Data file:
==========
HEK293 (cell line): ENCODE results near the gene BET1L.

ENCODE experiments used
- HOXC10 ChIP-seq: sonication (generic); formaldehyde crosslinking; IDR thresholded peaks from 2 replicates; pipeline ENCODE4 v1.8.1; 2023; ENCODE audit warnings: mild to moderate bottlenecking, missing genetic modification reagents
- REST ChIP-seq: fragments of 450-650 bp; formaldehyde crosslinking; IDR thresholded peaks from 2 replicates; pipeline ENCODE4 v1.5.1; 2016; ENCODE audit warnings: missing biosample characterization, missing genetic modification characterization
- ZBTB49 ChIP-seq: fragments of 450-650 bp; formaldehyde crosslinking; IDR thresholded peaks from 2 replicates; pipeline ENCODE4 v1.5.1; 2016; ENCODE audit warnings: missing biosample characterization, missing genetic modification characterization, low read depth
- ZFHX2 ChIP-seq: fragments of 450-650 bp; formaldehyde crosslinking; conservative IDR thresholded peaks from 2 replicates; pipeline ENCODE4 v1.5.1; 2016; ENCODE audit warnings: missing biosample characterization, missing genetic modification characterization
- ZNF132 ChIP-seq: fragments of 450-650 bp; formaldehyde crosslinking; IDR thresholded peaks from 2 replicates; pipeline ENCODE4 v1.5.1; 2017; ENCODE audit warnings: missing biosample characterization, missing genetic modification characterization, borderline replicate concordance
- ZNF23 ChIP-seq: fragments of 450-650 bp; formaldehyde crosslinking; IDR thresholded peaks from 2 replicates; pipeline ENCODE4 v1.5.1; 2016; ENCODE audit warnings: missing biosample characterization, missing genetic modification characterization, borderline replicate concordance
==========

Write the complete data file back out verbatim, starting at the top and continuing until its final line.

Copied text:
HEK293 (cell line): ENCODE results near the gene BET1L.

ENCODE experiments used
- HOXC10 ChIP-seq: sonication (generic); formaldehyde crosslinking; IDR thresholded peaks from 2 replicates; pipeline ENCODE4 v1.8.1; 2023; ENCODE audit warnings: mild to moderate bottlenecking, missing genetic modification reagents
- REST ChIP-seq: fragments of 450-650 bp; formaldehyde crosslinking; IDR thresholded peaks from 2 replicates; pipeline ENCODE4 v1.5.1; 2016; ENCODE audit warnings: missing biosample characterization, missing genetic modification characterization
- ZBTB49 ChIP-seq: fragments of 450-650 bp; formaldehyde crosslinking; IDR thresholded peaks from 2 replicates; pipeline ENCODE4 v1.5.1; 2016; ENCODE audit warnings: missing biosample characterization, missing genetic modification characterization, low read depth
- ZFHX2 ChIP-seq: fragments of 450-650 bp; formaldehyde crosslinking; conservative IDR thresholded peaks from 2 replicates; pipeline ENCODE4 v1.5.1; 2016; ENCODE audit warnings: missing biosample characterization, missing genetic modification characterization
- ZNF132 ChIP-seq: fragments of 450-650 bp; formaldehyde crosslinking; IDR thresholded peaks from 2 replicates; pipeline ENCODE4 v1.5.1; 2017; ENCODE audit warnings: missing biosample characterization, missing genetic modification characterization, borderline replicate concordance
- ZNF23 ChIP-seq: fragments of 450-650 bp; formaldehyde crosslinking; IDR thresholded peaks from 2 replicates; pipeline ENCODE4 v1.5.1; 2016; ENCODE audit warnings: missing biosample characterization, missing genetic modification characterization, borderline replicate concordance